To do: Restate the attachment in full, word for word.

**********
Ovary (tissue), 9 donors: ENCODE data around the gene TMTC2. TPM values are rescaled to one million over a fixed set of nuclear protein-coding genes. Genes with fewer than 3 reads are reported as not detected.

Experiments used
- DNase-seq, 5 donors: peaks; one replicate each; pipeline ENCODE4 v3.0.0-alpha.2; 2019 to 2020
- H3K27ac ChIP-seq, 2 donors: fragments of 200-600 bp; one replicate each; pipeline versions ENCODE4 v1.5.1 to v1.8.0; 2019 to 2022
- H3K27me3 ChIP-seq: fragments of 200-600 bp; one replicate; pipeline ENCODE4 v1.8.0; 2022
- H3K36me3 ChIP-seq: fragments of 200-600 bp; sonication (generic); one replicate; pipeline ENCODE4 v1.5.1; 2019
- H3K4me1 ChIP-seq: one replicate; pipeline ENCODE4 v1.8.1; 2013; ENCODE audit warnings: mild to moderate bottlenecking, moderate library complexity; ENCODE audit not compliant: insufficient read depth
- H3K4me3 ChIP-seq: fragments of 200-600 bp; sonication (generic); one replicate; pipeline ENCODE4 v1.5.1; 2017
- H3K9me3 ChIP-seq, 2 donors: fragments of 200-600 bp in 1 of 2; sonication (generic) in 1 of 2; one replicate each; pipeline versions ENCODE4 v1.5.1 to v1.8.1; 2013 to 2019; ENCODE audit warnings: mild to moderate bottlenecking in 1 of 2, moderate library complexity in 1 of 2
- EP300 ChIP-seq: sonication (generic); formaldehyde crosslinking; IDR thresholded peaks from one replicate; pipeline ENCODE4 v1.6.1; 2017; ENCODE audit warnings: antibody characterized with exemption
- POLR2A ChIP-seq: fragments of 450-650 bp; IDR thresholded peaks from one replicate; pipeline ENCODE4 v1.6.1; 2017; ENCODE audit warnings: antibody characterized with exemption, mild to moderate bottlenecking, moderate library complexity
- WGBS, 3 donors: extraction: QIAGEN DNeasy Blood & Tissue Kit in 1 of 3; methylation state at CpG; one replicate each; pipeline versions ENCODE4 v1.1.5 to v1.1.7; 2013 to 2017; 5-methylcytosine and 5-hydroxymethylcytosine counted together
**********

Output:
Ovary (tissue), 9 donors: ENCODE data around the gene TMTC2. TPM values are rescaled to one million over a fixed set of nuclear protein-coding genes. Genes with fewer than 3 reads are reported as not detected.

Experiments used
- DNase-seq, 5 donors: peaks; one replicate each; pipeline ENCODE4 v3.0.0-alpha.2; 2019 to 2020
- H3K27ac ChIP-seq, 2 donors: fragments of 200-600 bp; one replicate each; pipeline versions ENCODE4 v1.5.1 to v1.8.0; 2019 to 2022
- H3K27me3 ChIP-seq: fragments of 200-600 bp; one replicate; pipeline ENCODE4 v1.8.0; 2022
- H3K36me3 ChIP-seq: fragments of 200-600 bp; sonication (generic); one replicate; pipeline ENCODE4 v1.5.1; 2019
- H3K4me1 ChIP-seq: one replicate; pipeline ENCODE4 v1.8.1; 2013; ENCODE audit warnings: mild to moderate bottlenecking, moderate library complexity; ENCODE audit not compliant: insufficient read depth
- H3K4me3 ChIP-seq: fragments of 200-600 bp; sonication (generic); one replicate; pipeline ENCODE4 v1.5.1; 2017
- H3K9me3 ChIP-seq, 2 donors: fragments of 200-600 bp in 1 of 2; sonication (generic) in 1 of 2; one replicate each; pipeline versions ENCODE4 v1.5.1 to v1.8.1; 2013 to 2019; ENCODE audit warnings: mild to moderate bottlenecking in 1 of 2, moderate library complexity in 1 of 2
- EP300 ChIP-seq: sonication (generic); formaldehyde crosslinking; IDR thresholded peaks from one replicate; pipeline ENCODE4 v1.6.1; 2017; ENCODE audit warnings: antibody characterized with exemption
- POLR2A ChIP-seq: fragments of 450-650 bp; IDR thresholded peaks from one replicate; pipeline ENCODE4 v1.6.1; 2017; ENCODE audit warnings: antibody characterized with exemption, mild to moderate bottlenecking, moderate library complexity
- WGBS, 3 donors: extraction: QIAGEN DNeasy Blood & Tissue Kit in 1 of 3; methylation state at CpG; one replicate each; pipeline versions ENCODE4 v1.1.5 to v1.1.7; 2013 to 2017; 5-methylcytosine and 5-hydroxymethylcytosine counted together